Do not attempt to collect a throat swab specimen if acute epiglottitis is suspected because trauma from the swab may cause increased edema, resulting in airway occlusion.undefined#ref7">7
Collect oropharyngeal and nasopharyngeal specimens within 3 days of symptom onset if possible but no later than 7 days of symptom onset and before the start of antimicrobial therapy.1
Don appropriate personal protective equipment (PPE) based on the patient’s signs and symptoms and indications for isolation precautions.
A nose-throat swab specimen is used to detect pathogenic microorganisms in the nose and throat. To determine the degree of infection, laboratory personnel place the specimen in a transport media and determine if pathogenic organisms grow.
Pathogenic organisms that may be identified by culture include group A beta-hemolytic streptococci, Bordetella pertussis, Corynebacterium diphtheriae, and Staphylococcus aureus. Other organisms, including Haemophilus influenzae, Streptococcus pneumoniae, and Candida albicans, are considered abnormal if found in large amounts. The test results help determine which antibiotic therapy or treatment is appropriate.
Several techniques are used depending on the type of specimen obtained. Incorrect technique may result in an inaccurate result.3 The length of the swab stick and the material used in manufacturing vary. Ensure the correct swab is used depending on the technique applied and the type of specimen ordered.
An anterior nasal swab specimen is obtained by inserting the swab stick into the nostril no more than 1.5 cm (approximately 0.6 inch). The swab is rotated for a total of 15 seconds.3 The same swab is then used in the same manner in the other nostril. A nasal midturbinate specimen is obtained by inserting the specimen swab straight back into the nostril approximately 2 cm (0.8 inch), or until resistance is felt.3 The same swab is then used in the same manner in the other nostril.
Obtaining a simple nasopharyngeal swab is completed by inserting the specimen swab into the nostril approximately half the distance between the patient’s nostril and ear.4 The swab should be left in the nostril for several seconds to absorb as much moisture as possible. A nasopharyngeal specimen may also be obtained using a wash method. Several drops of sterile 0.9% sodium chloride are placed into the nostril. A sterile suction catheter is attached to a specimen container and light suction is applied while rotating and removing the catheter.4 Nasal washing may provide an effective, more comfortable alternative to swabbing, when necessary.
A nose-throat swab may cause discomfort to sensitive mucosal membranes. Collecting a throat specimen sometimes causes gagging. The patient’s clear understanding of the specimen collection technique may minimize anxiety or discomfort.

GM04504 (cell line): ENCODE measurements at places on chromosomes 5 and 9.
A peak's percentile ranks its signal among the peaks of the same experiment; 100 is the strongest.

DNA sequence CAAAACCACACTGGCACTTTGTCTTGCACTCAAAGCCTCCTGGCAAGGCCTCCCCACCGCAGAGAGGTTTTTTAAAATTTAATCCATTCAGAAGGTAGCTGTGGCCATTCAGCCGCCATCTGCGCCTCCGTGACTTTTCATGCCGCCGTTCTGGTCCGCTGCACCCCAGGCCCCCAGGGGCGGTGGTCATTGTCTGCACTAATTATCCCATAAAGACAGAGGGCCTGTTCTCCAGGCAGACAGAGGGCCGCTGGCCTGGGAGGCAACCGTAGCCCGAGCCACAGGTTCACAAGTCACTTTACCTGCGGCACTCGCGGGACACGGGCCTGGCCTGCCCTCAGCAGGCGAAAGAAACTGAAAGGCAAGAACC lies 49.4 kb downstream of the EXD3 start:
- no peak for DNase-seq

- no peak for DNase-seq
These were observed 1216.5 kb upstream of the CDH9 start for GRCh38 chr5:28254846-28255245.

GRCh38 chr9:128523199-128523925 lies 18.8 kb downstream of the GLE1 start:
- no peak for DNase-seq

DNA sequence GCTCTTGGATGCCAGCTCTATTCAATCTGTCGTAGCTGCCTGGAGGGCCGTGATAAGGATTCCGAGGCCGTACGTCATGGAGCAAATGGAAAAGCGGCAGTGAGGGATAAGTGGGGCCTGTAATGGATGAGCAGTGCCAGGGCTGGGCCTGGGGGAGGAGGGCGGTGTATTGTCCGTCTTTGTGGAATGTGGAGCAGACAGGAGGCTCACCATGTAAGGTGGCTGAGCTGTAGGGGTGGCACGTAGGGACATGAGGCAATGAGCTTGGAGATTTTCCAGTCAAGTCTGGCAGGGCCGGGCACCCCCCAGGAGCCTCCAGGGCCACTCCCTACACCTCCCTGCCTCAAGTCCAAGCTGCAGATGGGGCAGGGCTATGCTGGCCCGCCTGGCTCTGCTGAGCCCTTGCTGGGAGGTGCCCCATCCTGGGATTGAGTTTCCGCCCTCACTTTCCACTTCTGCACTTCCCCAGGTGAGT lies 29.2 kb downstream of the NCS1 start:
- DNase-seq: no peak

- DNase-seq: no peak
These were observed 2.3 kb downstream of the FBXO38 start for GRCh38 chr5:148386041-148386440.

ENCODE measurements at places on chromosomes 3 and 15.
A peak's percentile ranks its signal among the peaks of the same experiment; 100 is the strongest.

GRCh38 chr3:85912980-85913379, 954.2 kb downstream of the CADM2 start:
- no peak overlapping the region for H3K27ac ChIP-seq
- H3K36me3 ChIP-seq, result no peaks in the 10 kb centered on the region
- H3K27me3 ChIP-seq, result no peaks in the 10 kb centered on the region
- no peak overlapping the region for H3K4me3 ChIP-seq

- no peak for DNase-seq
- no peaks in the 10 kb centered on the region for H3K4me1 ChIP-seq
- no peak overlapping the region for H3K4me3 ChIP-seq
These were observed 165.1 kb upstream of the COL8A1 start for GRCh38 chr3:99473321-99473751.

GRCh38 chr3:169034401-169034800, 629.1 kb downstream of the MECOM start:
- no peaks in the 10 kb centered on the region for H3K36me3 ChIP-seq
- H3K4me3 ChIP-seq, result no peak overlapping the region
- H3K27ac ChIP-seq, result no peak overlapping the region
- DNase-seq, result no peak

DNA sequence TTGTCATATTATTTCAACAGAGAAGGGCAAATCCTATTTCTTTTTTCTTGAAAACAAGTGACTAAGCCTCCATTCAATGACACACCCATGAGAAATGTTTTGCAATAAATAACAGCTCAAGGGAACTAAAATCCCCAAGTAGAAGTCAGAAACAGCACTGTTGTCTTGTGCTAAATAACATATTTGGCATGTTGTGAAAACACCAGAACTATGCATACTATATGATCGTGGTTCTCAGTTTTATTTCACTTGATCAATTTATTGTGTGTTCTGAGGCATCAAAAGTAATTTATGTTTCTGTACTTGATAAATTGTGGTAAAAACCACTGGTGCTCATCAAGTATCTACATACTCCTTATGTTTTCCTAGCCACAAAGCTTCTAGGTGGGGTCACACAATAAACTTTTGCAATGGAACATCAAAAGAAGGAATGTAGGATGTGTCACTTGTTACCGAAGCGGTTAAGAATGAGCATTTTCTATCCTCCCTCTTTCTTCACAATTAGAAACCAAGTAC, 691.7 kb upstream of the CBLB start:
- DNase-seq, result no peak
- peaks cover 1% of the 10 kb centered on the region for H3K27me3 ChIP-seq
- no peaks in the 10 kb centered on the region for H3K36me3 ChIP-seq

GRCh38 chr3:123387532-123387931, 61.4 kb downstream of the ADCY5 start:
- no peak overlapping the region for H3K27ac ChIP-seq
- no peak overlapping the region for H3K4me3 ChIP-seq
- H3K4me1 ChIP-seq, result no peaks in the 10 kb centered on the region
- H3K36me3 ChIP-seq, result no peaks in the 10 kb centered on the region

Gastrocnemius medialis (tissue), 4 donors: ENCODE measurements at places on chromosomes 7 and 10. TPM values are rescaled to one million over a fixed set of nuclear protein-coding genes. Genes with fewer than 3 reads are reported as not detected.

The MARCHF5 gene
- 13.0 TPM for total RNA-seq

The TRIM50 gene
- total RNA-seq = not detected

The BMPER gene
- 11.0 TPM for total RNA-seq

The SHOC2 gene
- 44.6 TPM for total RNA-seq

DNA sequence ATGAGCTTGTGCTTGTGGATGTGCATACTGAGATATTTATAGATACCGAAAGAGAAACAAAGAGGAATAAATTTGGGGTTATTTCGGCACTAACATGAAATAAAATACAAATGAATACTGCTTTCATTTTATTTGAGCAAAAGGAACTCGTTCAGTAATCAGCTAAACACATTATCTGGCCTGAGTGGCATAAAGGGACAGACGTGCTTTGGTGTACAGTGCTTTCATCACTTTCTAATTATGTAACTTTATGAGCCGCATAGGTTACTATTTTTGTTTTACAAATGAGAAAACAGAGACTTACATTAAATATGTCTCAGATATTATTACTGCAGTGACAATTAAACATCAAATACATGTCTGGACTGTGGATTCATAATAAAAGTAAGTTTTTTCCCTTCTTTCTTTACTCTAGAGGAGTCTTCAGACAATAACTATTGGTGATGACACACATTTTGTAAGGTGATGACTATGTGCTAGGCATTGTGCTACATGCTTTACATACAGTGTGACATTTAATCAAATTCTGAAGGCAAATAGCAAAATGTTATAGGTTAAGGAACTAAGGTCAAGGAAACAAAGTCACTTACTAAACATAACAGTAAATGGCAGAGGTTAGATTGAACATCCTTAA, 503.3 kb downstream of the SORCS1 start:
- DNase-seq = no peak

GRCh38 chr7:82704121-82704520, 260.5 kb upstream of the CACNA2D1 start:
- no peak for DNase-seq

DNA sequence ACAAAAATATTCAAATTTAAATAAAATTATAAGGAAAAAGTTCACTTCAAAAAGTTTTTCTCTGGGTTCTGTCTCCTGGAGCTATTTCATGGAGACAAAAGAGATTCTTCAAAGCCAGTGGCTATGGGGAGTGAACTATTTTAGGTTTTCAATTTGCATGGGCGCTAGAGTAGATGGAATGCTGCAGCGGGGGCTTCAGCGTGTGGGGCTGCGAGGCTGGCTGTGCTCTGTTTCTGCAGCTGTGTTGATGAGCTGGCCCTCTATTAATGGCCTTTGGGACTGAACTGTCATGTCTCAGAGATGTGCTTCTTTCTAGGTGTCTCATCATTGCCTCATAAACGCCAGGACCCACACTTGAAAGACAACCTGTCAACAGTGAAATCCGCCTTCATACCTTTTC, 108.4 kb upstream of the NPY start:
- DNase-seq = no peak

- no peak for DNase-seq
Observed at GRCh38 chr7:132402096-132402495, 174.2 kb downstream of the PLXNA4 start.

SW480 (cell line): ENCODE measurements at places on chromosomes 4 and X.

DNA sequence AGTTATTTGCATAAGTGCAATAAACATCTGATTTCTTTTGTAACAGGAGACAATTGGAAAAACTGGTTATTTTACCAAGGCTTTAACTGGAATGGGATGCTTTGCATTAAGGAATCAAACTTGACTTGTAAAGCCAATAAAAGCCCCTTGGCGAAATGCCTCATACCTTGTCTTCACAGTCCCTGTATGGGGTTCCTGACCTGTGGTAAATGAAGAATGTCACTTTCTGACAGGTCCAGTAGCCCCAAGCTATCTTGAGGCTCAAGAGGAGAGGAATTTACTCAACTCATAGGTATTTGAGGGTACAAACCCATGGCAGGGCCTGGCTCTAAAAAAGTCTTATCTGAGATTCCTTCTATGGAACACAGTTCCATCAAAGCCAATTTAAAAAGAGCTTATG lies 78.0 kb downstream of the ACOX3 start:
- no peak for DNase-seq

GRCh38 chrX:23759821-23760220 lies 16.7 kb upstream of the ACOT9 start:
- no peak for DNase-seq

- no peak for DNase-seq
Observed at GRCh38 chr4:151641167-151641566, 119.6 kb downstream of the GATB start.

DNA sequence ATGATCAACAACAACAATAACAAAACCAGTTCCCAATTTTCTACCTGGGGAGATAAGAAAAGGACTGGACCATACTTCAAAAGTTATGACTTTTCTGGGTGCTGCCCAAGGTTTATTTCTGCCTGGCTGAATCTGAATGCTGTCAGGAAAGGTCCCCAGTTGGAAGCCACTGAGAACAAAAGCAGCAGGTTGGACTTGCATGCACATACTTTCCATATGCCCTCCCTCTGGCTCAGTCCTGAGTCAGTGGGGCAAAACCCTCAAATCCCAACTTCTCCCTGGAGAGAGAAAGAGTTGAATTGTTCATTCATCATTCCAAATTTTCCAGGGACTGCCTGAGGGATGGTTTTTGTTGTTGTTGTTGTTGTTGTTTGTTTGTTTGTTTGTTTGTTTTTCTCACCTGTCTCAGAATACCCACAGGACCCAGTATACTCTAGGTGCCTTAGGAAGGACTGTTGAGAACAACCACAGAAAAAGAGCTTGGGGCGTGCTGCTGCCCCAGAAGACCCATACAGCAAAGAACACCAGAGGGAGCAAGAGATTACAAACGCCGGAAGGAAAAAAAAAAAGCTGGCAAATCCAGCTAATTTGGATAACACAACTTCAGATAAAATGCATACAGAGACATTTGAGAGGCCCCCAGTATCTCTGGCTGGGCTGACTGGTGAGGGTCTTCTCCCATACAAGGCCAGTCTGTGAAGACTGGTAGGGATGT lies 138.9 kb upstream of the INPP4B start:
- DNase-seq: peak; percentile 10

Rationale: Having the swab and sterile culture tube ready allows the nurse to grasp the swab easily without danger of contamination.
Rationale: Depressing the tongue permits exposure of the pharynx, relaxes throat muscles, and minimizes the gag reflex. The area to be swabbed should be clearly seen.
Do not place the tongue blade along the back of the tongue; doing so is likely to initiate the gag reflex. If the patient gags, remove the tongue blade and allow the patient to relax before reinserting it.
Rationale: Touching the lips, teeth, tongue, cheeks, or uvula with the swab may cause contamination with organisms from the oral cavity.
Rationale: The inflamed or purulent sites in the tonsillar area contain the most microorganisms.
Rationale: Mixing the swab tip with the culture or transport medium helps ensure live bacteria or virus for testing.
Rationale: As the patient breathes through each open nostril, the nurse determines the nostril with the greater patency.
Rationale: The swab should remain sterile until it reaches the area to be tested. Rotating the swab ensures that it touches all surfaces where exudate is present.2
Rationale: Avoiding contact with the sides of the nose prevents contaminating the swab with resident bacteria.
Rationale: Having the swab and sterile culture tube ready allows the nurse to grasp the swab easily without danger of contamination. Only the handle is touched, not the tip.1
Rationale: As the patient breathes through each open nostril, the health care team member determines that both nostrils have patency.
Rationale: Having the swab and sterile culture tube ready allows the nurse to grasp the swab easily without danger of contamination. Use of a specially designed nasopharyngeal swab allows access to the difficult-to-reach nasopharyngeal area.
Rationale: Leaving the swab tip in contact with the nasopharynx facilitates absorption of fluid into the swab.
Audere. (2020). Swab instructions: Mid-turbinate self-swab nasal specimen collection. Retrieved September 10, 2021, from https://www.doh.wa.gov/Portals/1/Documents/1600/coronavirus/Self-SwabMid-turbinateCollectionInstructions.pdf
Adapted from Perry, A.G. and others (Eds.). (2022). Clinical nursing skills & techniques (10th ed.). St. Louis: Elsevier.
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